Driving forces of Aerospace and Defense industry Essay
Driving forces of Aerospace and Defense industry
Regulatory influences and government policy changes. The aerospace & defense industry remains a profitable yet challenging business. Global cuts in government spending, especially in the United States, will put significant financial pressure on companies, forcing them to realign their strategies and diversify their business models. The ongoing decrease of military operations in Iraq and Afghanistan coupled with reduced military budgets globally continue to affect revenues throughout the defense sector. The biggest challenge for defense contractors is growing profitably in a decreasing market. Increasing globalization and emerging new markets. According to a 2012 report from Chicago-based Boeing Co., commercial aviation is experiencing a virtually unprecedented and prolonged up cycle, as demonstrated by recent increases in production by Boeing as well as French aircraft manufacturer Airbus SAS and Brazil’s Embraer SA.
Three dominant forces are driving this up cycle: increased passenger travel, most notably in Asia; an increase in budget airlines; and the demand for more fuel-efficient aircraft. The combination of the three factors has created a perfect storm for commercial aviation, transforming it into the driving force behind the aerospace industry, with between 27,350 and 34,000 commercial aircraft expected to be produced over the next 20 years (“Current Market Outlook”, 2012). Technological change and process innovation. The commercial aerospace segment remains profitable, with a strong demand for fuel-efficient next generation products. With fuel prices continuing to rise, the cost of fuel remains a significant financial concern to airlines.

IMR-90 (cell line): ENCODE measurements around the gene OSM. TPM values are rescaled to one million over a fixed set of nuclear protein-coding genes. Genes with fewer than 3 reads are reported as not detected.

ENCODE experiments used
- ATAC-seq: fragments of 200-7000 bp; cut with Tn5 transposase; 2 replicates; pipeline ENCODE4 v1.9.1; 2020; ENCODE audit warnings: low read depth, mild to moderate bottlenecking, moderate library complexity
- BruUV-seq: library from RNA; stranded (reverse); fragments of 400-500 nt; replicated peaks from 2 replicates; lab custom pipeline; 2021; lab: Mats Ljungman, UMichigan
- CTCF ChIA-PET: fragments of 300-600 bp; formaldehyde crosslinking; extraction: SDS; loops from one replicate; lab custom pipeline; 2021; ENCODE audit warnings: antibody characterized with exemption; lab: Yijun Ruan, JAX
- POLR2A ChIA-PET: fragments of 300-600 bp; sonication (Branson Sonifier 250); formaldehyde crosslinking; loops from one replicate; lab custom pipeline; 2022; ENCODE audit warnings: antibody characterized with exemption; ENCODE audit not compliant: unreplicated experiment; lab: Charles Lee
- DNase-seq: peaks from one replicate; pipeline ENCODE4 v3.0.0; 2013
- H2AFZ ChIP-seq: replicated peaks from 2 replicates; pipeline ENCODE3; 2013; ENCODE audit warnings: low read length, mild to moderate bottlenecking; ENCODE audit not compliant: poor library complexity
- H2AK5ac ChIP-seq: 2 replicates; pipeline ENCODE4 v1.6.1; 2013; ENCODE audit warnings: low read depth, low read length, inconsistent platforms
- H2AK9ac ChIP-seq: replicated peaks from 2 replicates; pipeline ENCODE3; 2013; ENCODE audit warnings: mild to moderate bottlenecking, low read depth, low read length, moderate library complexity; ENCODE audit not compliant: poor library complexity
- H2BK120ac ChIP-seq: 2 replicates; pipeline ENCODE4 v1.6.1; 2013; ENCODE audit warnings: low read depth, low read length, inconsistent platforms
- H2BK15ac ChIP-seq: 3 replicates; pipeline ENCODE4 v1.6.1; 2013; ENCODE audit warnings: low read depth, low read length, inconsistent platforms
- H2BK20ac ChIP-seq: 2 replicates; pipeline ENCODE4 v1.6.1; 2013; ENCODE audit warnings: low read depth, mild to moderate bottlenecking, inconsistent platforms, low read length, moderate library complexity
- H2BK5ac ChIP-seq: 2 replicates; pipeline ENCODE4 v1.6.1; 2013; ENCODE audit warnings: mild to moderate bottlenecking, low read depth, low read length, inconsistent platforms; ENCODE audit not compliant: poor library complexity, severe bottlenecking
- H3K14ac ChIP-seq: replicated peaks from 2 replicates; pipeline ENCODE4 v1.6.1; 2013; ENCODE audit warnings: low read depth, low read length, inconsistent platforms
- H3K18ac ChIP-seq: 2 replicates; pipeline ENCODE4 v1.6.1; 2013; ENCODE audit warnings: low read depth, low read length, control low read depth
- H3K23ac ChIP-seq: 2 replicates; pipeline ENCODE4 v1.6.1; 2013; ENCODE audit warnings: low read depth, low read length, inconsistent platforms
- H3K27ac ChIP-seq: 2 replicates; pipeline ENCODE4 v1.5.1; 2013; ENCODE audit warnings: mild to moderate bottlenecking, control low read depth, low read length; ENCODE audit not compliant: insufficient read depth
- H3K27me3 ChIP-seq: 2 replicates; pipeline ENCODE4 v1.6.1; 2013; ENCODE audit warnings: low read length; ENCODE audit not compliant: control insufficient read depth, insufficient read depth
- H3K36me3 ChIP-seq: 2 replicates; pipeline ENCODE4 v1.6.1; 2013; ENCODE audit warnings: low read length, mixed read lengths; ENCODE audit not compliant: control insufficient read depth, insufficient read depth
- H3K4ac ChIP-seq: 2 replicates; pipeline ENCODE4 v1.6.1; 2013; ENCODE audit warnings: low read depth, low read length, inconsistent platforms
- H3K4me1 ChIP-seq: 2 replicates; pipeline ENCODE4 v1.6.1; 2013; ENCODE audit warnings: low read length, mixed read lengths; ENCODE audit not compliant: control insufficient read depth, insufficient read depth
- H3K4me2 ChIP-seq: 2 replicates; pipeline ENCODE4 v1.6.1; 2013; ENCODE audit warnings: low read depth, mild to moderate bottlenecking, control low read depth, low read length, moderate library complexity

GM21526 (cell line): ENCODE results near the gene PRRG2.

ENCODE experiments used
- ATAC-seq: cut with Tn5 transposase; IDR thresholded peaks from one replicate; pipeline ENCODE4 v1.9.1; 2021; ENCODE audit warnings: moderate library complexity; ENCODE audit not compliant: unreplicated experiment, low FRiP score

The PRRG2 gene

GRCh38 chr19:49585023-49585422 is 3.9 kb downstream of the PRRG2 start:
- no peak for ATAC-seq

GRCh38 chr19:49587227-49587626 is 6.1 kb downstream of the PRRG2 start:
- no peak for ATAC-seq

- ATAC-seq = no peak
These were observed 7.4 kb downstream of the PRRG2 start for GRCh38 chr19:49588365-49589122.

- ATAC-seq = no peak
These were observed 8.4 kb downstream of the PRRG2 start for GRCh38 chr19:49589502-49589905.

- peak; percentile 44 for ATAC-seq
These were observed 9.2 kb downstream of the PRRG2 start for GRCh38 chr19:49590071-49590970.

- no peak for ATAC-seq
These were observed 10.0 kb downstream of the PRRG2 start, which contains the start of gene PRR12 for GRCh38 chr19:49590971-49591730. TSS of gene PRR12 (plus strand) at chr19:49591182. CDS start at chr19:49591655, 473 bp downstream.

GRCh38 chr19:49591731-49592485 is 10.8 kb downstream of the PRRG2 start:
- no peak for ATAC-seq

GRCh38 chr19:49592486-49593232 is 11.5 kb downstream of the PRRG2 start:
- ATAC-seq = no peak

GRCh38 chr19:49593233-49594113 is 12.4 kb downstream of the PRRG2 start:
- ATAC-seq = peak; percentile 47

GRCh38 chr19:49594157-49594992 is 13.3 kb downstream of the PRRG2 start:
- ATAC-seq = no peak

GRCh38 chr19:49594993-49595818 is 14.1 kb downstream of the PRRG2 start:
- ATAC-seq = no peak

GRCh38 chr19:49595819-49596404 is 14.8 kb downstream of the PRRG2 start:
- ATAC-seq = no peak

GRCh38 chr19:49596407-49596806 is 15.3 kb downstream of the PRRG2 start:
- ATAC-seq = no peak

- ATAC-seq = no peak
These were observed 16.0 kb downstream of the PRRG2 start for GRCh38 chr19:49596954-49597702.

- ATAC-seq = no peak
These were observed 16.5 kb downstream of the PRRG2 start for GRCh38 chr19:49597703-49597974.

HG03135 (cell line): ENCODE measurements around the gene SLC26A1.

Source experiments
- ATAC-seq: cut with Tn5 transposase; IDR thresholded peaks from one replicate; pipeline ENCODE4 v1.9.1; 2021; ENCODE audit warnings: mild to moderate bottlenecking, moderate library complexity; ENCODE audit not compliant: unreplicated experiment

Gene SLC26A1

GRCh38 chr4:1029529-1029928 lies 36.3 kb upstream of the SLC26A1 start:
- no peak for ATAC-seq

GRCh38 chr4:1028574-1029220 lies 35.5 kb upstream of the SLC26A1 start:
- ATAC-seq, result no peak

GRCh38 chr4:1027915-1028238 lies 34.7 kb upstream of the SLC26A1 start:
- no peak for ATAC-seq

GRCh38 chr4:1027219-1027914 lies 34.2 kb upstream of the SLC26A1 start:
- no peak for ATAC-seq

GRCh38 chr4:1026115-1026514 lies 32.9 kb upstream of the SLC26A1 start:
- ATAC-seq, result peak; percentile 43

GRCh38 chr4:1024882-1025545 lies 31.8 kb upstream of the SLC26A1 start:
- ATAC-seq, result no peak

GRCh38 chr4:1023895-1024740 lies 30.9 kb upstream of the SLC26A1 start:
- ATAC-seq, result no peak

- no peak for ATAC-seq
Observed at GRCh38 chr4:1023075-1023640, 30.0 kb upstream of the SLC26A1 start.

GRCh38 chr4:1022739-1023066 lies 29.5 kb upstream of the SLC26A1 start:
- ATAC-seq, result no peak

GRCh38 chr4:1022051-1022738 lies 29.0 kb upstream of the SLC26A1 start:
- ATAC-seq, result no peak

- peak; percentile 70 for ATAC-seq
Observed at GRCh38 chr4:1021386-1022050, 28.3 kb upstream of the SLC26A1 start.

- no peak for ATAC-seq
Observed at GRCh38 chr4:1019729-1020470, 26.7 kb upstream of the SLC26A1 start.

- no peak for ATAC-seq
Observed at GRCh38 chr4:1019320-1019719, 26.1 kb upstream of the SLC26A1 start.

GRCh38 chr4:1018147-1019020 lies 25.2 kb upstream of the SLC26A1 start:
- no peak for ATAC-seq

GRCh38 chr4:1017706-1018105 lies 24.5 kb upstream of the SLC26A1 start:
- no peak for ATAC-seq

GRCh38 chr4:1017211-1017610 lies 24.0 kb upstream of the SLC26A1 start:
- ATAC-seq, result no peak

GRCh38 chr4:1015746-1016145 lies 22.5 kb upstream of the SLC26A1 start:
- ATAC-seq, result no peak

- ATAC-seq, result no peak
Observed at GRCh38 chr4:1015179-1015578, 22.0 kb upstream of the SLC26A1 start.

The use of fuel-efficient jet engines on commercial aircraft is the first step in reducing fuel costs for many airlines, a less-expensive alternative to replacing entire fleets. Airlines are choosing to update their current aircraft with newer fuel-efficient engines; although longer-term it seems likely that older planes will be replaced by newer aircraft that feature both fuel-efficient engines and airframes. Cooperation with both customers and suppliers remains a key driver of innovation. Product stewardship, life cycle management and operational eco-efficiency have become key requirements for both commercial and military applications. The call for alternative fuels and propulsion technologies is increasingly becoming a question of not only operating costs, but one of national security and public policy.
Current Market Outlook 2013-2032. (2012). Retrieved from http://www.boeing.com/boeing/commercial/cmo/